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CISA affiliates at AU

 

Sara Dybris McQuaid

Sara Dybris McQuaid (PhD) is Director for the Centre for Irish Studies (2012-); an Associate Professor in British and Irish History, Society and Culture at Aarhus University and a core research partner in Centre for Resolution of International Conflicts at Copenhagen University. Her research pivots around how collectives remember, forget and archive their past, particularly as part of conflict and peace building processes. She is often working on Ireland and is particularly interested in 'multi-level memory governance', where transnational, national and local cultural actors, processes, products and practices shape each other. She teaches on the English Degree Programme and the MA in intercultural Studies. 

 

Anna Bothe Jespersen

Anna is interested in Northern Irish English, and in the interplay between the way Belfasters speak and their socio-political orientations. Among other things, she wants to know whether and when unionists make use of Southern British English dialect features, and whether nationalists exaggerate the more dialectal aspects of their Irish English. Anna is currently a postdoc at the Department of English at AU. She studied for her PhD at the University of Cambridge, where she mapped out the dialectal differences between Aboriginal and non-Aboriginal Sydneysiders, and holds Master's degrees in English and Phonetics from the University of Copenhagen and UCL.  

 

Annemarie Majlund

Annemarie's interests cluster around the role of culture in conflict, conflict transformation and resolution. She has worked ethnographically on these and related issues in Belfast, and on the relationship between conflict transformation, peacebuilding and European integration in Bosnia-Herzegovina and Belgrade, Serbia. Annemarie is currently developing a research project on soldiers' memories of conflict in Northern Ireland considered in relation to wider societal debates on "dealing with the past", as it were. She is a Visual Anthropologist with a background in European Studies holding Master's degrees from the University of Manchester and Aarhus University now based at the Centre for Irish Studies in Aarhus where she is affiliated as a PhD student.  

 

Graham Butler

Graham Butler (B.A., LL.M., Ph.D.) is Assistant Professor of Law at Aarhus University, Denmark.

Dr. Butler's research interests lie in European Union law, EU constitutional law, external relations law, and European integration. His work has been published in leading EU law journals, including the European Constitutional Law Review, European Law Review, Columbia Journal of European Law, and the Yearbook of European Law, amongst many others. He has also published a number of contributions to anthologies on various aspects of EU law, published internationally by Oxford University Press and Hart Publishing/Bloomsbury.

In addition to his work at Aarhus University, Dr. Butler also holds a visiting professorship at the Centre for European and Comparative Legal Studies, Faculty of Law, University of Copenhagen, Denmark.

 

Isabelle Torrance

Isabelle Torrance is a Classicist with an Irish background, and a research interest in the reception history of classical literature in Ireland. She has published extensively on classical literature, especially Greek tragedy, and its reception in a broad range of cultural contexts and time periods. Her current research project on Greek tragedy and Irish politics is funded by a Marie Skłodowska-Curie COFUND fellowship at the Aarhus Institute of Advanced Studies (2016-2019).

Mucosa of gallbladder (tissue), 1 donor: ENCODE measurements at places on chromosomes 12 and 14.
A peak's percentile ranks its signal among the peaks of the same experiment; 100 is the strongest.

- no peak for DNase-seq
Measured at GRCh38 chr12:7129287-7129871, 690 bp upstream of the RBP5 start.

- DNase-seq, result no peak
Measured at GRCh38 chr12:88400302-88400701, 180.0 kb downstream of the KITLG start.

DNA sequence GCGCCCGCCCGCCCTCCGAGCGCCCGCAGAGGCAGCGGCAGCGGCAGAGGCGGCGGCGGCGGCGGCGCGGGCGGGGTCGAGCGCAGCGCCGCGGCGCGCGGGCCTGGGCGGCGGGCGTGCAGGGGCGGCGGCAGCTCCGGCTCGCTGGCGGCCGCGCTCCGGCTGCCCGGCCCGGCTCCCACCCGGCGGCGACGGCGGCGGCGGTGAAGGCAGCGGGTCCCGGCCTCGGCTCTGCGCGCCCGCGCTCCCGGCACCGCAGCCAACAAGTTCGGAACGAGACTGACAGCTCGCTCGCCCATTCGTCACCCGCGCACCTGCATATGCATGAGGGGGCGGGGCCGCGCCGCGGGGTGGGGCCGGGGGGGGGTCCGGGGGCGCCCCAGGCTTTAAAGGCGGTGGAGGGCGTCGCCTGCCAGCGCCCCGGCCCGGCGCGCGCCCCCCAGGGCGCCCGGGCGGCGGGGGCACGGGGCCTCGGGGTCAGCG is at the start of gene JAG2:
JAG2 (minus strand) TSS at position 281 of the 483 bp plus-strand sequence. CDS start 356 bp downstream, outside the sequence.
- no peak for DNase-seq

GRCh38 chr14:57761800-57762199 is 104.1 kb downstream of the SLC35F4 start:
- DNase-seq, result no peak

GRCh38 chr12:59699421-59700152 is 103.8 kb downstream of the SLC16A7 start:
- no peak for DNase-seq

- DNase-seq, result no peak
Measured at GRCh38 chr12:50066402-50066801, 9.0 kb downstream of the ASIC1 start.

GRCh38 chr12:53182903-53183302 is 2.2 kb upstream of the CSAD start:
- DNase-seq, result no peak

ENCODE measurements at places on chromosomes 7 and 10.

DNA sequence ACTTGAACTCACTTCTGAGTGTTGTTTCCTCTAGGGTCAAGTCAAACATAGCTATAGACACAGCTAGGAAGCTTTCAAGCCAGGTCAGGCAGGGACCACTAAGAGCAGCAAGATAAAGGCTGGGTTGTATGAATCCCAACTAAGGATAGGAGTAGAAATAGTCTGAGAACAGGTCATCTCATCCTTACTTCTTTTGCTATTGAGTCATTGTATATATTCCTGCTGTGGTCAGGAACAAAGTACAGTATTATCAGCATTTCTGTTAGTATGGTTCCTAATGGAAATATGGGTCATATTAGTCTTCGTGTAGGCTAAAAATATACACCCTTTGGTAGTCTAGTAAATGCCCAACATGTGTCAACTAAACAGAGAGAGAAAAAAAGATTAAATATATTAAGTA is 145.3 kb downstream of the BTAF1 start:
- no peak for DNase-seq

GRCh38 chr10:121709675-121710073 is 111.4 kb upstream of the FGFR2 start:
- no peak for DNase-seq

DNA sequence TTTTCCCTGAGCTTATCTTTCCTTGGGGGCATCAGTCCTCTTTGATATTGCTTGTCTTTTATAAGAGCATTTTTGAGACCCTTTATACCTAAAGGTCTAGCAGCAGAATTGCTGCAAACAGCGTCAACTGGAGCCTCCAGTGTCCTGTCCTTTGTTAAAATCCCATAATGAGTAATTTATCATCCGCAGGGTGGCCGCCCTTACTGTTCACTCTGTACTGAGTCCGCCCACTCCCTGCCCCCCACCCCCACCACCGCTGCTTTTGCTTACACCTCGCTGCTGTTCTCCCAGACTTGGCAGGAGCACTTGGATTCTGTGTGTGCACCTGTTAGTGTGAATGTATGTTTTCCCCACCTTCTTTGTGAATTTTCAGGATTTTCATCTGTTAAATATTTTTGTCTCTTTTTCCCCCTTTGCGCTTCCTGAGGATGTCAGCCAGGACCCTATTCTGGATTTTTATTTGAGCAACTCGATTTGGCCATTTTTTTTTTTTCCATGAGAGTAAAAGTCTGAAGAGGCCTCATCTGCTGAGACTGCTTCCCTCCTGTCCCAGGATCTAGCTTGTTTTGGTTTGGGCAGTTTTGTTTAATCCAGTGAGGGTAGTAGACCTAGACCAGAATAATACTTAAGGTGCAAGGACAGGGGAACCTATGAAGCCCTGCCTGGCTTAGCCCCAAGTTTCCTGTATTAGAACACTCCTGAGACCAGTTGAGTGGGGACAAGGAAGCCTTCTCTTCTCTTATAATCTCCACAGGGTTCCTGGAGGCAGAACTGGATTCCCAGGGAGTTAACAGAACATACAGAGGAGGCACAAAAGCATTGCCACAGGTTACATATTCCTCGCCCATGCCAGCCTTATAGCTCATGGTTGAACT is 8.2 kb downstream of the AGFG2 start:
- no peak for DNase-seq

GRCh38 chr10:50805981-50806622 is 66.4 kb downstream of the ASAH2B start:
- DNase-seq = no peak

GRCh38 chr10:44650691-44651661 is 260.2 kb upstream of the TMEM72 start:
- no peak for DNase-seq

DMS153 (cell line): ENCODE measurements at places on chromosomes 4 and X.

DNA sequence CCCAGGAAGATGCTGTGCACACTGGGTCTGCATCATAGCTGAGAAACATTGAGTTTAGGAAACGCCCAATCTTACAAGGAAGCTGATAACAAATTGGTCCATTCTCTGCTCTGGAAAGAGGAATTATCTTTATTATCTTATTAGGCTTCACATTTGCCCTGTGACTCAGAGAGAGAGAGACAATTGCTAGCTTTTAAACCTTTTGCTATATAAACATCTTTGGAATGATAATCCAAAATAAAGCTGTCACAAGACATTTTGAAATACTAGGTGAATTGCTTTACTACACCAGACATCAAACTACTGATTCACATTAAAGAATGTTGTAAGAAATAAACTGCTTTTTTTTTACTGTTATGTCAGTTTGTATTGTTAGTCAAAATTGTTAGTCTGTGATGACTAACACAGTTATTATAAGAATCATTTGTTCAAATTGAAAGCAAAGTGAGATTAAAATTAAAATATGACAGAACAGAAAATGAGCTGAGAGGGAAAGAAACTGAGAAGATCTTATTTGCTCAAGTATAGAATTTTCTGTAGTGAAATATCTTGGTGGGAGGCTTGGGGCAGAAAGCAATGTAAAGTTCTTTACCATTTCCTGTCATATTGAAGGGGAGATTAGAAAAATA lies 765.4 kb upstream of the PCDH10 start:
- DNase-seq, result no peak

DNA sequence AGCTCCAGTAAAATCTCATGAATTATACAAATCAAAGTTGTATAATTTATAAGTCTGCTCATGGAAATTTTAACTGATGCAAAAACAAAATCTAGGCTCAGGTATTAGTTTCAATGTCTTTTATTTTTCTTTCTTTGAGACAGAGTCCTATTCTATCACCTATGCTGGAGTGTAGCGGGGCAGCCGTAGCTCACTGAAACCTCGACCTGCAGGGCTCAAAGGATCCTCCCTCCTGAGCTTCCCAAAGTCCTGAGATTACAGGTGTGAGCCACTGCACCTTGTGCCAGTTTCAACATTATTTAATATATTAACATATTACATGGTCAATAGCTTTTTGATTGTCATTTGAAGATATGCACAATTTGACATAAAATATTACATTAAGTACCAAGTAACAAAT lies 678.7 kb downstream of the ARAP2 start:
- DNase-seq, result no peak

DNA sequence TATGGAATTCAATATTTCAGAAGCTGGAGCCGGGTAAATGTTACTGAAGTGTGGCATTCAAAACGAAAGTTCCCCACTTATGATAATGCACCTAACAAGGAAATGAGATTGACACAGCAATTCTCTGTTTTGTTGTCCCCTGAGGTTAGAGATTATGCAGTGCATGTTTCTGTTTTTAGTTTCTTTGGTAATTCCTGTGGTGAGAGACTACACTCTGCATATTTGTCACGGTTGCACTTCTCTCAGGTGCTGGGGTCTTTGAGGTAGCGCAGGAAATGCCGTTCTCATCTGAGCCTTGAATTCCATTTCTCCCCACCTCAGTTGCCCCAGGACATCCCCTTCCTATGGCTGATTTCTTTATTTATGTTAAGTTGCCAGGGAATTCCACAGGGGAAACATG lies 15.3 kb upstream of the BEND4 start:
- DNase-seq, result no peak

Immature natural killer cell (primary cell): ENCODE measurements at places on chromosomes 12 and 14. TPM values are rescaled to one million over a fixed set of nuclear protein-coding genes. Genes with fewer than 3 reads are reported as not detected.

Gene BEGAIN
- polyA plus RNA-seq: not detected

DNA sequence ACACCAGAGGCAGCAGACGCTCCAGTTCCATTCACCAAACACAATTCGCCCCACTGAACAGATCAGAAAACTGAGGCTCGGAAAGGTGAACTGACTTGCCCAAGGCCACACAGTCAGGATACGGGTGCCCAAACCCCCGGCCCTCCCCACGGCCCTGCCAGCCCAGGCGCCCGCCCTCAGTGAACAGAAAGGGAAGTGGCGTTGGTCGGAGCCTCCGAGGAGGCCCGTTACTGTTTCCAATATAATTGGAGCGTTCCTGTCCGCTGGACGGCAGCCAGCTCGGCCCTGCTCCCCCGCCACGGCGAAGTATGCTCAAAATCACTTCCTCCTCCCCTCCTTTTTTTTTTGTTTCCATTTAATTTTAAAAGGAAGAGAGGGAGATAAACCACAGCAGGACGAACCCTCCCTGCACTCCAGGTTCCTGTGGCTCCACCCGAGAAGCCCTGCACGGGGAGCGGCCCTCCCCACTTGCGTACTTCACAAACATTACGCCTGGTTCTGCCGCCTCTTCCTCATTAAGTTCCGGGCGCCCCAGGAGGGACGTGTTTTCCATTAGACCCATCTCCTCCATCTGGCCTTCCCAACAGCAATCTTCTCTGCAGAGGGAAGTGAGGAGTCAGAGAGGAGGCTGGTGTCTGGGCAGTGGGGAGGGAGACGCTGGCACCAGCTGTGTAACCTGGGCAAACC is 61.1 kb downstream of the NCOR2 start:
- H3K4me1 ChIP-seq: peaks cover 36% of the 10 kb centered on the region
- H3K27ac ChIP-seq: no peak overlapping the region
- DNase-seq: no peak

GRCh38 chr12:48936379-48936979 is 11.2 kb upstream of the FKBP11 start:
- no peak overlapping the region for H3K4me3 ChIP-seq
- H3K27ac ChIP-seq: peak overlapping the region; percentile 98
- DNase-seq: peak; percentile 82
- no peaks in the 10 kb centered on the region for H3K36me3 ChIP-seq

Laura McAtackney

Laura McAtackney is an Associate Professor in the Department of Archaeology and Heritage at Aarhus University. She is an archaeologist by training but also researches in the areas of heritage, history and urban planning. She has worked on various materializations of conflict in Ireland, South Africa and the Caribbean including two long-term studies of historic political prisons. Outputs from archaeological studies on prisons including a monograph on Long Kesh / Maze prison in Northern Ireland (An Archaeology of the Troubles, 2014and a website on female experiences of imprisonment at Kilmainham Gaol (‘Following the Fighters?’: female, political imprisonment in early-20th century Ireland). She has co-curated a number of exhibitions relating to her work on imprisonment in Ireland during the revolutionary period (including 'Hunger Strike: Ireland 1877-1981’). She is currently the secretary of Contemporary and Historical Archaeology in Theory (CHAT) and will be hosting the first CHAT conference in Scandinavia in October 2018 ('Agency, Action and Advocacy'). Laura McAtackney is the co-ordinator of the MA in Sustainable Heritage Management.

 

Stephen Joyce

Stephen Joyce is a Visiting Associate Professor at the English Department, where he teaches media, literature, and cultural studies. His primary research focus is transmedia storytelling and he is the author of a forthcoming monograph, Transmedia Storytelling and the Apocalypse (Palgrave Macmillan 2018). He has also written articles on screen tourism in Ireland and presented research on the transnational development of Irish film, with its deep industrial and cultural links to British and American cinema. He was acting director of the CISA in the autumn/winter of 2017, when he hosted a series of talks and screenings on contemporary Irish film. He originally comes from Tipperary in Ireland, and yes, it is a long way.